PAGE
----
It has previously been shown that buffy coat platelet concentrates (BC- PCs) stored in a medium made up of approximately 70 percent platelet storage medium (Plasma-Lyte A, PL) and 30 percent plasma (BC-PC-P) are effective in vivo after 9 to 12 days of storage. In addition to sodium, potassium, magnesium, and chloride, PL contains 27 mM (27 mmol/L) sodium acetate and 23 mM (23 mmol/L) sodium gluconate. This study investigated the effect of acetate and gluconate on platelet metabolism. Identical BC-PCs were stored at 22 ± 2°C in PL (BC-PC-P); PL with gluconate but without acetate, termed PL- A (BC-PC-A); or PL with acetate but without gluconate, termed PL-G (BC-PC-G). On Day 1 of storage, no significant differences were seen between the three groups of BC-PCs. In both BC-PC-P and BC-PC-G, pH and bicarbonate were stable at 7.0 ± 0.03 and 8.4 ± 0.9 mEq per L throughout 10 days of storage, whereas in BC-PC-A, they fell to 6.7 ± 0.05 and 5.5 ± 0.8 mEq per L on Day 5 (p <0.01 vs. Day 1) and to 6.1 ± 0.1 and 1.2 ± 0.4 mEq per L, respectively, on Day 10. The buffering capacities of 70 percent PL, PL-A, or PL-G and 30 percent plasma were similar in a platelet-free setting when incremental additions of lactic acid were made. The role of acetate was further studied by adding 14C- or 3H-labeled acetate to BC-PC-P. On Day 7 of storage, radioactivity decreased to 79 ± 1 percent of baseline in 14C- labeled BC-PC-P (p = 0.02), while it was unchanged in 3H-labeled BC-PC-P and in control samples in which 14C- and 3H-acetate were added to platelet- free plasma or PL. These studies indicate that platelets metabolize acetate to CO2 during storage and that acetate metabolism plays a major role in pH control during storage of BC-PCs.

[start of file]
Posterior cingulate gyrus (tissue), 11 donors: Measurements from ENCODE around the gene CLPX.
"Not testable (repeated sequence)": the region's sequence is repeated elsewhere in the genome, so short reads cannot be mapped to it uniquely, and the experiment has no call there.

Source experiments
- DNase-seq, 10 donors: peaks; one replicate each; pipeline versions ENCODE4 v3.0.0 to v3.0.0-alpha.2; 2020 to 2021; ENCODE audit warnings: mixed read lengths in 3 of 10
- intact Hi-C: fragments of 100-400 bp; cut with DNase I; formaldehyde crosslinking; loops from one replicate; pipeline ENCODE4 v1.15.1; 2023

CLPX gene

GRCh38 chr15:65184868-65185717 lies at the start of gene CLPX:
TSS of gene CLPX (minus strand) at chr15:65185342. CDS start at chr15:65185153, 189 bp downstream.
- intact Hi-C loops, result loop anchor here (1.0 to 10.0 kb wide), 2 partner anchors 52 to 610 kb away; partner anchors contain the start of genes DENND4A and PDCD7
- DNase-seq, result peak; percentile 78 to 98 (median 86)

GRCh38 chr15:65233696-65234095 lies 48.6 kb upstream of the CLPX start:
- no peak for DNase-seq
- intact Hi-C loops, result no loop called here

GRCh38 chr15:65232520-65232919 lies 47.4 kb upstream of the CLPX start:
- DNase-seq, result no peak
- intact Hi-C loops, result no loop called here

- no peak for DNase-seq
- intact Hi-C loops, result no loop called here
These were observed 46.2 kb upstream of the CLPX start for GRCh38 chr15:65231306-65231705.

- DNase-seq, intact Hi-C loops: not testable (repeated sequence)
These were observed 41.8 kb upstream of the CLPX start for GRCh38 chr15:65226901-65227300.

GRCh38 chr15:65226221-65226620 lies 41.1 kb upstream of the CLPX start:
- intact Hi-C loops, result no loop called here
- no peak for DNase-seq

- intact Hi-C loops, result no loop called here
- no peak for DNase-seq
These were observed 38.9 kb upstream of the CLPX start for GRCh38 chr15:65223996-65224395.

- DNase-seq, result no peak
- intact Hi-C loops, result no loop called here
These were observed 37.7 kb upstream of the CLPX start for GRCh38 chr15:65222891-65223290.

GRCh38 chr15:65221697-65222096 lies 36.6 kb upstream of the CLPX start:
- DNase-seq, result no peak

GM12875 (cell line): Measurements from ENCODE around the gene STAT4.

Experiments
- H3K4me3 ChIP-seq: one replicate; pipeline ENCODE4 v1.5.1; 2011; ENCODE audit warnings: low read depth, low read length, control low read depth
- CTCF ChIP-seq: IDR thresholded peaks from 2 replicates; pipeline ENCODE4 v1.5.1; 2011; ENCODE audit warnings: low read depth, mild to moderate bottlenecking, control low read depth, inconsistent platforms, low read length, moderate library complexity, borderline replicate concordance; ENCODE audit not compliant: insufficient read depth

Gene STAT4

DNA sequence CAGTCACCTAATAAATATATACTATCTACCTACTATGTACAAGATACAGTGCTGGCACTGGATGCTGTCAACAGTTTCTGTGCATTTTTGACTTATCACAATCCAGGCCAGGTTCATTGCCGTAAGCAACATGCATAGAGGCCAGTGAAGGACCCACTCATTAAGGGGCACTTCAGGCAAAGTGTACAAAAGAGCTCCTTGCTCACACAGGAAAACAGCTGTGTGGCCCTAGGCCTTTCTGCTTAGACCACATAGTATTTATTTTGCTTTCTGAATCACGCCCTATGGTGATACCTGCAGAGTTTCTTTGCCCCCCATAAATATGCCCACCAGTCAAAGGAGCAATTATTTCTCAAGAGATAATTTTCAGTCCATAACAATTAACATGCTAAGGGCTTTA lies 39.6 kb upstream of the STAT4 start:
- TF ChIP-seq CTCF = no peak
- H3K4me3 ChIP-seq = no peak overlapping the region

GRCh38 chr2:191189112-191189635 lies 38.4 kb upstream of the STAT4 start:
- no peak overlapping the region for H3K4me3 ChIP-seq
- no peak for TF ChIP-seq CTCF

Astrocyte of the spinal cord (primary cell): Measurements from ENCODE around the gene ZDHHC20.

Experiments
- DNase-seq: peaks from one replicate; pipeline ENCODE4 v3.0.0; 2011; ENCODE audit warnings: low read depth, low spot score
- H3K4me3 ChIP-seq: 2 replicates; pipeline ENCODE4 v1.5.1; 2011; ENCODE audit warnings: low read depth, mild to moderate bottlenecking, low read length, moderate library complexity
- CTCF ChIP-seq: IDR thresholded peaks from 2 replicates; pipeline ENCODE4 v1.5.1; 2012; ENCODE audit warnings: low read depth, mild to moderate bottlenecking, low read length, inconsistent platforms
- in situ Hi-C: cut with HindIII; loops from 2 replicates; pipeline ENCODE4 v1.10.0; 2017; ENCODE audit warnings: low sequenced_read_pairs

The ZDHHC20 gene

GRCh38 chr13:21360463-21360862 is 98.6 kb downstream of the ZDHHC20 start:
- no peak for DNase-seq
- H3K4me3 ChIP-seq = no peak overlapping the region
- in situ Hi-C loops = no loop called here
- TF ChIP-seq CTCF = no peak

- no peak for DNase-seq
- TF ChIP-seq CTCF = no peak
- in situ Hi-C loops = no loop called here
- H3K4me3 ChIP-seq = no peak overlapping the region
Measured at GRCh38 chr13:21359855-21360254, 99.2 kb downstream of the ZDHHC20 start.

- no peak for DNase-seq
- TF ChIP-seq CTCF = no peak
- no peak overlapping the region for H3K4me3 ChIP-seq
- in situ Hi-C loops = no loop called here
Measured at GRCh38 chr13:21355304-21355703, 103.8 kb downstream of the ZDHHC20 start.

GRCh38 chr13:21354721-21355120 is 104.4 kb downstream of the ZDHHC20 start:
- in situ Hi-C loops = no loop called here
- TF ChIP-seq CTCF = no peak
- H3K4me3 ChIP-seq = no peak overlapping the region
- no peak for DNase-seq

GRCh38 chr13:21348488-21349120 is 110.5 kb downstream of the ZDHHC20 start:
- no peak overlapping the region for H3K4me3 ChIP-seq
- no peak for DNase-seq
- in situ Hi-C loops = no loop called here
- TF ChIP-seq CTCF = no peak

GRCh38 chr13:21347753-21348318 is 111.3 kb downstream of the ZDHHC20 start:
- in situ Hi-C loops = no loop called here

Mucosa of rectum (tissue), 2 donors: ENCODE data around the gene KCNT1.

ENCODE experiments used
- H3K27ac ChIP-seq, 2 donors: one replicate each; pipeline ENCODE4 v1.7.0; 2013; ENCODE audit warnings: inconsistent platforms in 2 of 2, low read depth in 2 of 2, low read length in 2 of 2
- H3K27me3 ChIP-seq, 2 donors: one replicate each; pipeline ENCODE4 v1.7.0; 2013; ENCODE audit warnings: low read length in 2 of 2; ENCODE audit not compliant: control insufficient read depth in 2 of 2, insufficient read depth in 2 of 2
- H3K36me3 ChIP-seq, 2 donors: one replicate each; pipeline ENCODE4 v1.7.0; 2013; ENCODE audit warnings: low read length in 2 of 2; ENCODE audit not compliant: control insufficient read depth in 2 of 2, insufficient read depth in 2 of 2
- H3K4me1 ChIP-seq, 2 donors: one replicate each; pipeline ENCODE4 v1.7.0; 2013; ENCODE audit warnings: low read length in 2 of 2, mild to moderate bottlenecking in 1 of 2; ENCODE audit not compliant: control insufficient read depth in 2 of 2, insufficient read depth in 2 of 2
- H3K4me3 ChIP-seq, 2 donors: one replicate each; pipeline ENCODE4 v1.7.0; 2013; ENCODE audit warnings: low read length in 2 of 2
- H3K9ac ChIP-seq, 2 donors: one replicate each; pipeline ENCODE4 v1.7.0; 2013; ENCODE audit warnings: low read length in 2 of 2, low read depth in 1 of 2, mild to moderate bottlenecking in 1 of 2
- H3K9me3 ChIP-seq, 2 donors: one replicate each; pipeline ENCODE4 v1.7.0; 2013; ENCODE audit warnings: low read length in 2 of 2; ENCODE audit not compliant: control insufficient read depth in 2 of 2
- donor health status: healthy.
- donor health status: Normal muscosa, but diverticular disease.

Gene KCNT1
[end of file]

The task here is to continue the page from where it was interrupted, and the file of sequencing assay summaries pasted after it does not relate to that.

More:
|Number of pages||5|
|Publication status||Published - 1992|
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